Oct 18, 2022
WASHINGTON - On Monday, October 17, President Biden signed the Blackwell School National Historic Site Act, designating a U.S. conservation area managed by the National Park Service at the Blackwell School in Marfa, TX. This historic designation recognizes the segregation of Hispanic and Latino children at public schools during the Jim Crow era. Now preserved are the original 1909 schoolhouse and a 1927 classroom building, with their contents of artifacts including photographs and interpretive panels featuring the words of Blackwell School students and teachers. The Blackwell School National Historic Site is the second national park unit to recognize contemporary U.S. Hispanic and Latino history (the first being the César E. Chávez National Monument which just celebrated its 10th anniversary since its designation in 2012).
In response, GreenLatinos and the National Parks Conservation Association issue the following statements:
“The Blackwell School is the last standing site to tell present and future generations of the atrocities that Latino students faced due to segregation in public schools. At this site and thousands like it during the Jim Crow era, children were forced to assimilate into Anglo ways of being and were punished, even violently, for using their languages. But as a Blackwell School fourth grader famously said, “Nadie me va a quitar que hable el español” (nobody will take away from me that I speak in Spanish), so these stories will live on. We applaud this student, her peers, and the generations of community in Marfa that preserved the Blackwell school through the 20th and 21st centuries to ensure that the alums and families of the Blackwell School can heal from the traumas of segregation and racism in our public school system. For the first time, our National Park Service can teach Americans and public land visitors that segregation directly harmed Latino and Hispanic families. Now our nation can more properly address past and present racism and fully heal from the historical traumas of segregation. This is how public lands can ensure all have equitable opportunities to thrive,” said Olivia Juarez, Public Land Program Director of GreenLatinos.
“What is so inspirational about the Blackwell School National Historic Site is that this story could have ended entirely differently. Given some painful memories of discrimination and segregation in this three-room schoolhouse, alumni would have been well within their rights to let it crumble into ruin. After all, that has been the fate of many such segregated schools and other difficult pieces of American history.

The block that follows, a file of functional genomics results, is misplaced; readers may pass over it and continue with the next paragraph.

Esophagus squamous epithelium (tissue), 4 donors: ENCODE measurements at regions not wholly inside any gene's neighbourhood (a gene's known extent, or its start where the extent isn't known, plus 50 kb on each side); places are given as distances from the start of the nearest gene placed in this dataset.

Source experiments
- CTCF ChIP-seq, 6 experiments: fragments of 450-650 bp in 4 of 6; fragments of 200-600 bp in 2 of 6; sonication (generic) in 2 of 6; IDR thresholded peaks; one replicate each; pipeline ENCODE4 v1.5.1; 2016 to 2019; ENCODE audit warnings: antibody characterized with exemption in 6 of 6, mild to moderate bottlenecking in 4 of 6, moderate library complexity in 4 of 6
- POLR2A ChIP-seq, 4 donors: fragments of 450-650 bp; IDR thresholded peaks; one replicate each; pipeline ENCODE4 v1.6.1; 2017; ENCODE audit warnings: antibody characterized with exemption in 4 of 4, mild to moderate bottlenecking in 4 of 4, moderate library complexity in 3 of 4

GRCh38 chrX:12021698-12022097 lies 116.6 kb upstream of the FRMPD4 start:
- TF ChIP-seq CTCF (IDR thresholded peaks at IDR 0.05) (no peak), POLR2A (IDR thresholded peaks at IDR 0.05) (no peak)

Instead, the students of Blackwell committed themselves to preserve their school so future generations could learn from the complex history contained behind its century-old adobe walls. They painstakingly cataloged their fond memories of the playground, marching band and their beloved teachers, as well as the darker ones, like being paddled for speaking their native language. They joined national park advocates across the country in calling on Congress to designate their school a national historic site and protect it for good, so that America could remember and learn from this chapter of our history. The President signed a law to ensure that Blackwell students’ efforts to protect this vital piece of Mexican American history were not in vain. With a stroke of his pen, he directed America’s greatest storyteller, the National Park Service, to safeguard the Blackwell School National Historic Site from harm and teach visitors from around the world about this little-known chapter of our country’s history. This national park site will be a testament to the resilience of Mexican American communities in our country’s borderlands, and the immeasurable impact they have had on the United States of America. The Blackwell School belongs as a national park site because Mexican Americans belong here in our country,” said Theresa Pierno, President and CEO for the National Parks Conservation Association.